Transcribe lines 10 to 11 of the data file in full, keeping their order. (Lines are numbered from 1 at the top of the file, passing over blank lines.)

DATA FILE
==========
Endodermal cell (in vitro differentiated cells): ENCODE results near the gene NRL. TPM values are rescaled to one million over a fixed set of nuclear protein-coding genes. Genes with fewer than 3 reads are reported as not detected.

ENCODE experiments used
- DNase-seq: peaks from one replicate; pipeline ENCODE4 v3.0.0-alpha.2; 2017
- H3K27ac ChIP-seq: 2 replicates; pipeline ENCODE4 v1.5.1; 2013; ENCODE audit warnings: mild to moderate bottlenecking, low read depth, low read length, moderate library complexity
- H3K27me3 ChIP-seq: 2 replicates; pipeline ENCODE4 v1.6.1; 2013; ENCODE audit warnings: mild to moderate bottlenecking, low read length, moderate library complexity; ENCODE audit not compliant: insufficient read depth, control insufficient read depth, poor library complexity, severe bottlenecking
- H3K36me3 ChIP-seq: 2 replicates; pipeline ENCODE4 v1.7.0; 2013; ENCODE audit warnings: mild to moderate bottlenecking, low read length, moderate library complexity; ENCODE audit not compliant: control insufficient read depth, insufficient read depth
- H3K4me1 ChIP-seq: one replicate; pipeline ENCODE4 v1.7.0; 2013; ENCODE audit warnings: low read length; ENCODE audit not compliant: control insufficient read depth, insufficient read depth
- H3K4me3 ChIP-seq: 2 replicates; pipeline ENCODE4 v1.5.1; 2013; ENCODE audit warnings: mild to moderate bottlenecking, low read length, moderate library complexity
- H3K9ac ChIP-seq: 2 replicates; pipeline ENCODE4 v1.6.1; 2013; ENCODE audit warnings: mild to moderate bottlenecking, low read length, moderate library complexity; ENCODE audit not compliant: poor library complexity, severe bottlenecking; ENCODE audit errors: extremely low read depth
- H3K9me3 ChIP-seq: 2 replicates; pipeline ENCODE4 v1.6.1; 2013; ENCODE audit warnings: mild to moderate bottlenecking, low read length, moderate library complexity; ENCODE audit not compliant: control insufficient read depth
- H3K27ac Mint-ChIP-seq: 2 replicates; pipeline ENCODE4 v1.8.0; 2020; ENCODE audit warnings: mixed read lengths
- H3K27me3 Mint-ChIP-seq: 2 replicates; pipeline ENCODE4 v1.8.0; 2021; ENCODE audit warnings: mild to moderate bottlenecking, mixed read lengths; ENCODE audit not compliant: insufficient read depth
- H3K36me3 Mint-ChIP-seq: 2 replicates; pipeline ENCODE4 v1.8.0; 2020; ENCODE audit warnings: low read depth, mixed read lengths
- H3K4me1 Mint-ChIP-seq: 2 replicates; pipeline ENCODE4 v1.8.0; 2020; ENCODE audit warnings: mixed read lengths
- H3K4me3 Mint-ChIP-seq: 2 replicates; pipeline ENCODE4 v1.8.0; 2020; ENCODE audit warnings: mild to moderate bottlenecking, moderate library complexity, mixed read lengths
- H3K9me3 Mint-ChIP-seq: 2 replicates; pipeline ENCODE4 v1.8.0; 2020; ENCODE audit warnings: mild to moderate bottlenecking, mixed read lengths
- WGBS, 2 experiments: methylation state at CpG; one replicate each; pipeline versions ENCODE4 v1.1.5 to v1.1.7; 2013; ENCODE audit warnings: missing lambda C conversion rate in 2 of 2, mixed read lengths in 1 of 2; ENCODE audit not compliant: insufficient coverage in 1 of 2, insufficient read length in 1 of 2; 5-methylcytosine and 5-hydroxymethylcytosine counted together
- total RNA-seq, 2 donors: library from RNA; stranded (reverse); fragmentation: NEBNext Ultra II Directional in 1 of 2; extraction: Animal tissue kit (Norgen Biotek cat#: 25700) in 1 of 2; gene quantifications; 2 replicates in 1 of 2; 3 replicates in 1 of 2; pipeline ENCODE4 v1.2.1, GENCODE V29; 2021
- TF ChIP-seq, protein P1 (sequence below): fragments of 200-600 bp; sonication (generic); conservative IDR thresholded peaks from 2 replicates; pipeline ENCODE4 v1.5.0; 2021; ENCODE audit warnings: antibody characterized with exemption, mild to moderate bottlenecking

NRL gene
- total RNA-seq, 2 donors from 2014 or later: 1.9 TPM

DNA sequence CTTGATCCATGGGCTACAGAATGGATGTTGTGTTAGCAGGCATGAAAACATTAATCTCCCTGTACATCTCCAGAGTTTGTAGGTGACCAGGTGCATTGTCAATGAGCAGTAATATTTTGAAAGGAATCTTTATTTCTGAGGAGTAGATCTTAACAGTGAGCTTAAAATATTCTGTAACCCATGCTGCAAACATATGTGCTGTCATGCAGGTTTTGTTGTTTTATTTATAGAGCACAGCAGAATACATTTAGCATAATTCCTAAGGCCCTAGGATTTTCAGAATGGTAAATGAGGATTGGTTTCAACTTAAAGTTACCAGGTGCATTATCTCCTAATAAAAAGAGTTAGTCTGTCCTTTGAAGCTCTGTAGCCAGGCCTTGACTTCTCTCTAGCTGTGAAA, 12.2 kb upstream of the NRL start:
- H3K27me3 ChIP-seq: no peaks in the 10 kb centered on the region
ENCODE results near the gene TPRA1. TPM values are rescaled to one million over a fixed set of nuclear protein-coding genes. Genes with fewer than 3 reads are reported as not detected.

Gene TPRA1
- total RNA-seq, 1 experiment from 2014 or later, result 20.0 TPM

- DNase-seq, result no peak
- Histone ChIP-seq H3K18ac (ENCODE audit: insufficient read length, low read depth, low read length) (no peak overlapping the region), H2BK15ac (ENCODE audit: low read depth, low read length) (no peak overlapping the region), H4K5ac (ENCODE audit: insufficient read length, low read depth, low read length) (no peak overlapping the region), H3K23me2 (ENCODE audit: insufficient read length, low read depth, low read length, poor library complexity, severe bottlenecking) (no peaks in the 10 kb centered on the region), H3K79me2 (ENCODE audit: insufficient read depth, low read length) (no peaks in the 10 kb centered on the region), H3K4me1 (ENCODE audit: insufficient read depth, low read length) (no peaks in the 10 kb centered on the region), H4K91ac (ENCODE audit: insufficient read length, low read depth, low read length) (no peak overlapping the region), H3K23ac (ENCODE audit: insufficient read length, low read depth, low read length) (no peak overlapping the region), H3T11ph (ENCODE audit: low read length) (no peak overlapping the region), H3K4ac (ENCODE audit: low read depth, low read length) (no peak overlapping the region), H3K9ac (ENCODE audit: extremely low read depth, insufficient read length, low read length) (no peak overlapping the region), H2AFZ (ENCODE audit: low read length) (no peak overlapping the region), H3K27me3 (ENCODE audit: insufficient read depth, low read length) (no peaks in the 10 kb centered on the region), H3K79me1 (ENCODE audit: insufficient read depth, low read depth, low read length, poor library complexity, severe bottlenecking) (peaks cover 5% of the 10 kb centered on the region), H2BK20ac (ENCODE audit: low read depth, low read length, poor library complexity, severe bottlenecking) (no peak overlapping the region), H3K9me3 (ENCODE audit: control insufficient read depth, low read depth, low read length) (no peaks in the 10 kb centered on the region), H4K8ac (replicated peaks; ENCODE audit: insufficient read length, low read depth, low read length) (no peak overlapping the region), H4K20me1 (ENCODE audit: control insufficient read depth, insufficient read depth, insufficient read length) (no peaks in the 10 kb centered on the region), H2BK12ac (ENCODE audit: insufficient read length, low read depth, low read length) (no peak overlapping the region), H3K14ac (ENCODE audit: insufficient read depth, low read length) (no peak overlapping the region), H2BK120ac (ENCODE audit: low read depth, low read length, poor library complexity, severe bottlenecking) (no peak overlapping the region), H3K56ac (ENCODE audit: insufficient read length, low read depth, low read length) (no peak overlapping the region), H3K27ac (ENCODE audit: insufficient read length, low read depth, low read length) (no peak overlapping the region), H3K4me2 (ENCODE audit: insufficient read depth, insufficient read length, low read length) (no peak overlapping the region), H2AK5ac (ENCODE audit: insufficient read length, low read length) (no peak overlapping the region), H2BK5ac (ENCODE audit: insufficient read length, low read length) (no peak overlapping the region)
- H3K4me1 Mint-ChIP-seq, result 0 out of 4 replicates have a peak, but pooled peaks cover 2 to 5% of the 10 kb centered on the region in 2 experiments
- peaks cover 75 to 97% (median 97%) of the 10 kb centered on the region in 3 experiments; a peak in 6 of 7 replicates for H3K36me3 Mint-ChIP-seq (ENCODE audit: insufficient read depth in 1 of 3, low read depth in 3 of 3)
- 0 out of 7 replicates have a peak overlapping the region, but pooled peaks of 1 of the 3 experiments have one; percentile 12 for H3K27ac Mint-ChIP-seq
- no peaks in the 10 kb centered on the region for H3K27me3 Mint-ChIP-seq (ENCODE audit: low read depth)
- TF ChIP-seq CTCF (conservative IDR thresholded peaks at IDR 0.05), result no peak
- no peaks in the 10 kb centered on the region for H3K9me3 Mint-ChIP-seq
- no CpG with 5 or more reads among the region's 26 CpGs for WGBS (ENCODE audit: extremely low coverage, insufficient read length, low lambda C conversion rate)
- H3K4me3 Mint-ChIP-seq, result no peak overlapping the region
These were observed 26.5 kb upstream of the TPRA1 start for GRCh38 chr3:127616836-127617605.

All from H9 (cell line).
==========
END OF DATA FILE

- H3K9me3 ChIP-seq: 2 replicates; pipeline ENCODE4 v1.6.1; 2013; ENCODE audit warnings: mild to moderate bottlenecking, low read length, moderate library complexity; ENCODE audit not compliant: control insufficient read depth
- H3K27ac Mint-ChIP-seq: 2 replicates; pipeline ENCODE4 v1.8.0; 2020; ENCODE audit warnings: mixed read lengths